It is often debated that marketing sells the first car and service sells the rest, and while that debate may never quite settle down in the automotive board rooms, the important ‘sales’ role that aftersales plays is quite clear. Despite this seemingly obvious piece of knowledge, it’s shocking to see how many brands get the all-important service vertical so wrong.
Toyota and Suzuki want to get into bed together. The reasons stated are to explore the possibilities of working together in areas of environment, safety, IT and regular automobile R&D. This has many puzzled, as on the face of it, the two Japanese carmakers don’t seem to be very compatible. Toyota, the world’s number 1 manufacturer, has very little to gain from this partnership, as it possesses technology and products across various segments, including small cars with Daihatsu, a company it recently bought out fully. So what in the world brought them together?
Just two days before Jeep made its long-overdue foray onto India’s challenging terrain, I found myself at the wheel of a Grand Cherokee Summit Diesel on some literal challenging terrain. There I was, tearing down an absolutely ruined country track that looked like it had been carpet-bombed back into the Jurassic Age by the monsoons. Craters that would give a geologist wet dreams, whose treachery was made just that bit more mysterious by the water that filled them. The perfect environ for something with the iconic seven-slat grille on its nose, then. The Jeep shone. It ploughed through without so much as a creak, rattle or whimper, and it felt like it could take a lot more. The criticisms I had earlier – poor interior plastics, heavy steering, clunky ride, ageing tech – all suddenly vaporised. This thing was a tank, and this is the battlefield it was made to conquer! I started to see the appeal now – this was not something that could merely be judged by the sum of its parts. Much of the draw is intangible, like the feeling of invincibility it gives you. A feeling that was rudely interrupted by one of my rather smitten passengers, inquiring about how much this Rolling Rambo costs. “Well...” I started, estimating prices in my head.
Back in 2011, a select contingency of Indian automotive journalists proudly watched the season’s opening motorcycle World Championship races unfold at Qatar. Giant Indian company Mahindra & Mahindra had stuck its neck way out over the two-wheeled line by any yardstick; for earning a name selling tractors, jeeps, SUVs and commercial vehicles was one thing, and setting foot in this arena quite another.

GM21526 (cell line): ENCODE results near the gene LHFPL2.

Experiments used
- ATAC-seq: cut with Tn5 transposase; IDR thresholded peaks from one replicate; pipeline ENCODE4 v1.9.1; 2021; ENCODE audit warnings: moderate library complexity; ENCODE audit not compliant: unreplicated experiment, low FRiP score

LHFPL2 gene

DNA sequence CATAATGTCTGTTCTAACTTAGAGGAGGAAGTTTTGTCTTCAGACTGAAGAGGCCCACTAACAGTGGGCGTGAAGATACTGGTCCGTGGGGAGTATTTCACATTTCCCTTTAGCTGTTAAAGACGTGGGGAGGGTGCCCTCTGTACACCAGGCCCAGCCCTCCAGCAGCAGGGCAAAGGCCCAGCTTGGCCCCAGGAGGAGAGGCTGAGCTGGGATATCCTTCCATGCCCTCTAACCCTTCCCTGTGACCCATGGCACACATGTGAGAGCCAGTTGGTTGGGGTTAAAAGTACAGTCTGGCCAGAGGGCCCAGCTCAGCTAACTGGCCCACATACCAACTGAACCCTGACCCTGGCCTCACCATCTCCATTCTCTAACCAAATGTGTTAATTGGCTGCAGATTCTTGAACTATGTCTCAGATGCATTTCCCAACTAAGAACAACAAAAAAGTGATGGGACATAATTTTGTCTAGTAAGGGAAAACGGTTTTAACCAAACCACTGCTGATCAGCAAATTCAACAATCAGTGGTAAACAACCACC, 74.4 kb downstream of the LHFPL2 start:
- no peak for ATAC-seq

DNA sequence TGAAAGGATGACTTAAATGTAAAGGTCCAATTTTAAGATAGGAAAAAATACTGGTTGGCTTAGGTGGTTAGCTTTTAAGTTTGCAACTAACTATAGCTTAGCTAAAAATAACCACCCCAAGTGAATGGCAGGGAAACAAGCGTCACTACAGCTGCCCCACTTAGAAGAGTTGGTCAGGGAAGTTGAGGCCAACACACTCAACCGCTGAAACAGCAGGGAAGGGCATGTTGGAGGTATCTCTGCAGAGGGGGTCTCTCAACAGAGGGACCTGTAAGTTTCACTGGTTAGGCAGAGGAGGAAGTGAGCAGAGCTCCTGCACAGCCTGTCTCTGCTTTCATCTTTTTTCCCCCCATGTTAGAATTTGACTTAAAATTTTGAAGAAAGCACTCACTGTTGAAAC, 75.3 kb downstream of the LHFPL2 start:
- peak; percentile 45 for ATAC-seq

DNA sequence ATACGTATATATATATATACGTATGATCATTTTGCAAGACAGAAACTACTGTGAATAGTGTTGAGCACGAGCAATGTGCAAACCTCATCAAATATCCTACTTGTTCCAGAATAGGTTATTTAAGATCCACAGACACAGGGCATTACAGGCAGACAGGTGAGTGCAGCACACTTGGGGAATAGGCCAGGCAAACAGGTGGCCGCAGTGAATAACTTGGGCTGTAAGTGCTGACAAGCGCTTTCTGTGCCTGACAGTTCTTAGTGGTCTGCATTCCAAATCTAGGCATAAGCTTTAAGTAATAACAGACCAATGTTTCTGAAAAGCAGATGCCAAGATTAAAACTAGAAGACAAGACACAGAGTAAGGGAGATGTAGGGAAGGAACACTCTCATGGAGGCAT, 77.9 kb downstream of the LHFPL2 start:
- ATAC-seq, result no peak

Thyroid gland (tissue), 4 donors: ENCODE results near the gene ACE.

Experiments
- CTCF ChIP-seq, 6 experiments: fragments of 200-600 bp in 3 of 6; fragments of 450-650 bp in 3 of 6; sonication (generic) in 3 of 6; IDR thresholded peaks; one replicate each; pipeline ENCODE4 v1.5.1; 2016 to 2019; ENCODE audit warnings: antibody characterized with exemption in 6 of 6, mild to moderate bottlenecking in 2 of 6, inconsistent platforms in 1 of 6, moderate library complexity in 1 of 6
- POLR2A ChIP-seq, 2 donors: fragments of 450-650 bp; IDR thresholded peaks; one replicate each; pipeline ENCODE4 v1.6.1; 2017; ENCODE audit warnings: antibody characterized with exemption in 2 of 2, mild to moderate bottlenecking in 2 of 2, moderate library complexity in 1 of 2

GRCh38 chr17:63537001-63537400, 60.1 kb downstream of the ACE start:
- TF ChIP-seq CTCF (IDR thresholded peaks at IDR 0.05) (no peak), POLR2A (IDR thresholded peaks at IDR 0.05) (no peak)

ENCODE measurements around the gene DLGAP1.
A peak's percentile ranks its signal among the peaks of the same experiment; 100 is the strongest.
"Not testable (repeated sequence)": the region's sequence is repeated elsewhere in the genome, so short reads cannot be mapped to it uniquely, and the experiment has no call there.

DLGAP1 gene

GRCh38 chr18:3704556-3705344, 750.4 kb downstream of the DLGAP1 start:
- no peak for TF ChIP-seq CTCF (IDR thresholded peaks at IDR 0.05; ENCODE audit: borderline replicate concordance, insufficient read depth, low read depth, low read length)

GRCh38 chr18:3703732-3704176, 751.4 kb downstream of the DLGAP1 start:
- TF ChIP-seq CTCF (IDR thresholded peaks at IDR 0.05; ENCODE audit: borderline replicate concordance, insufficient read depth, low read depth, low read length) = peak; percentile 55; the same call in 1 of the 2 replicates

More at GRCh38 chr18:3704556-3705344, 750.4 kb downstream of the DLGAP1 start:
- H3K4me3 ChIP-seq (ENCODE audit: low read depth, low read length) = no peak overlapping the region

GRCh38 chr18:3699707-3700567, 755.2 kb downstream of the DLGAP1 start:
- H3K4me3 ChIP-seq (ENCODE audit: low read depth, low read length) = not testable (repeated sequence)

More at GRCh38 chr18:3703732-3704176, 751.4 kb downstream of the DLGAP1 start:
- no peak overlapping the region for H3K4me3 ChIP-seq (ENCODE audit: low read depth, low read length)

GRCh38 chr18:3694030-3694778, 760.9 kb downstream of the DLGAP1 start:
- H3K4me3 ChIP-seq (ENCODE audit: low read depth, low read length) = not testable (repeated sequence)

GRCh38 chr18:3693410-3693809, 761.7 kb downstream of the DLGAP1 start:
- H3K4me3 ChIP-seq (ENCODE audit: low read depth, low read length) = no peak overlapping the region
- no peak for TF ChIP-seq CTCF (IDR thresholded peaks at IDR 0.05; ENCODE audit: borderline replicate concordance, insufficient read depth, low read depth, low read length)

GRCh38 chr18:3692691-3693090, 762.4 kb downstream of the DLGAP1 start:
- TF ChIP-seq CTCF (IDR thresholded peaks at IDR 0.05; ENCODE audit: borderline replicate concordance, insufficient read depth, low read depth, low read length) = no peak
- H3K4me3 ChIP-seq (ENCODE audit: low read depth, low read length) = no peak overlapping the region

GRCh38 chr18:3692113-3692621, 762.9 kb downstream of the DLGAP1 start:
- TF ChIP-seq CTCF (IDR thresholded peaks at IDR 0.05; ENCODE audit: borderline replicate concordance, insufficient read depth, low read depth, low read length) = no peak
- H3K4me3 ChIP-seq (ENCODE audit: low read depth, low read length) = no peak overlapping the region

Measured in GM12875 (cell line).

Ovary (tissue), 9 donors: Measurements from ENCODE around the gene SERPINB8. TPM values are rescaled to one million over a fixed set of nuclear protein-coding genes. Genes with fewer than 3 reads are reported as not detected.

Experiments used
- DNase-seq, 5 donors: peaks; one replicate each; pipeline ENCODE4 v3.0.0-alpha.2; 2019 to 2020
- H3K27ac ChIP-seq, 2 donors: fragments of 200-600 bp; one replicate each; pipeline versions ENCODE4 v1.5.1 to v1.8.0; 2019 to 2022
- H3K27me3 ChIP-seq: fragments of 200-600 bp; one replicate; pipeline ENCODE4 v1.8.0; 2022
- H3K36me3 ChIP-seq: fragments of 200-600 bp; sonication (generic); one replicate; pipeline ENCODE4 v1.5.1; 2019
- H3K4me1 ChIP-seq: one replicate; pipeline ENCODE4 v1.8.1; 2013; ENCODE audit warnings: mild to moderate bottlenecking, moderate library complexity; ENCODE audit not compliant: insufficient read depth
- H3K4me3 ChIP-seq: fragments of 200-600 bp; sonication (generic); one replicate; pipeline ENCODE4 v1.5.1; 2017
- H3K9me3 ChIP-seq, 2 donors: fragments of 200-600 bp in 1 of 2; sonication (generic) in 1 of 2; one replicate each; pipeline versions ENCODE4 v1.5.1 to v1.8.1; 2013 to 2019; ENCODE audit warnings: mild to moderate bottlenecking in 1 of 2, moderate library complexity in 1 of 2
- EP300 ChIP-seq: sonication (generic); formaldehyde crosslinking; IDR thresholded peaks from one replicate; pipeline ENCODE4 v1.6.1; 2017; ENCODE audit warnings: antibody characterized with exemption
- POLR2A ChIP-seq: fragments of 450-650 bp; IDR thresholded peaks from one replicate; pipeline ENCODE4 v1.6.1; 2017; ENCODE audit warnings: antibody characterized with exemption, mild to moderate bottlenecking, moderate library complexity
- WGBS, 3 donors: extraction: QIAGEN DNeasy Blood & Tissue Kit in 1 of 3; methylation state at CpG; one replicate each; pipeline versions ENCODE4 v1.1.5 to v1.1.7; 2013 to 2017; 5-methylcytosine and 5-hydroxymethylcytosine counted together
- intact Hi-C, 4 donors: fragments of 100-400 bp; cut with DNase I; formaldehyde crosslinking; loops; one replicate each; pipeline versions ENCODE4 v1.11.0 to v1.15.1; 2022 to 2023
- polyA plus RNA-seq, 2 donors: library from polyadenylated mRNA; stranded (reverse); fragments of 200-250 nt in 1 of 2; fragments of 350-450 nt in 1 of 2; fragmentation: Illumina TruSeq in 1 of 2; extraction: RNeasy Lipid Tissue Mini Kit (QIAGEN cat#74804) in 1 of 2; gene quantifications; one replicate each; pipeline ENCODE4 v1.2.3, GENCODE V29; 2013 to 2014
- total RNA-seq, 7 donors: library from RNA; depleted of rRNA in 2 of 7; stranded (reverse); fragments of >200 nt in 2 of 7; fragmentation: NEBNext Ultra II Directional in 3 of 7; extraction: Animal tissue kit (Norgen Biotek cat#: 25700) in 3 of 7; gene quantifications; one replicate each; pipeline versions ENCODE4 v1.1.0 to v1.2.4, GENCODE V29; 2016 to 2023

You know you’re at some place special when you are breathing the same air (and tyre smoke) as legends like John Surtees, Stirling Moss and Alain Prost. When minutes after an Audi Sport Quattro tears past you comes the Rothmans-liveried Porsche 956 that dominated Le Mans from 1982-84. And where a Mercedes-Benz W125 from 1937 shares the limelight with Sebastian Vettel’s 2011 championship-winning Red Bull RB7.
The results are in and of the five Indian cars that underwent crash tests by Global NCAP, all have received a zero star rating. Many are now asking for manufacturers to provide better safety standards and not wait for legislature. So, should manufacturers oblige? Are we really concerned about safety? And are these tests fair in the first place?
Few motorcycling memories standout more than my first experience of the fierce bite from a Kawasaki ZX-12R in the early 2000s. Almost, if not the fastest motorcycle in the world at the time, the big, fire-breathing over-160hp Kawasaki recalibrated my definition of power and speed. Fuel injection and the resultant instant throttle response, were still novel back then, so I was amazed, when first opening gas entering the powerband at about 160kph in second gear. The Kawasaki put down savage wheelspin, then lightened its front to decimate a familiar 2km road stretch, requiring just one quick upshift and no more than a few blurry, adrenaline-enriched seconds.
I have been obsessing over this bike for a while now. It’s an Oset. Specifically, the Oset 12.5 Racing 24V. It’s got all of 500 Watts. Yes, it’s electric and no, it's not for me. It's for a little someone in the family who is about to turn three.
Right sizing. In my books, it is a golden concept. Crowned World Car of the Year 2016, the all-new Mazda MX-5 is the perfect example of it. The previous generations of the MX-5 have been trendsetters for 'just about enough' formula. To have fun, you need to have just the right amount in every aspect - power, weight, size and grip. Not too much, not too little. The focus though, is accessible fun. Not speed, not acceleration, not skid-pad Gs, or lap times. It’s why the MX-5 was an icon in the first place.
My mum thinks the Ford Raptor is preposterous. Which must mean it is the most wonderful thing indeed. It is as American as hamburgers and credit card debt. Everything about it – its massive body, massive engine, massive tyres, massive power – is all larger-than-life. At its longest, it is more than 230-inches long, and the whole thing is powered by a 6.2-litre engine. It is so man (pardon the sexism) that only Wolverine, Rambo and Tim Allen should be allowed to drive it.
Maruti S-Cross long-term review, final report
2016 BMW 330i GT review, test drive
2016 Hyundai Elantra petrol long-term review first report
Volvo XC90 T8 Excellence review, test drive
Mahindra Verito long term review, fifth report
Issue: 209 | Autocar India: January 2017
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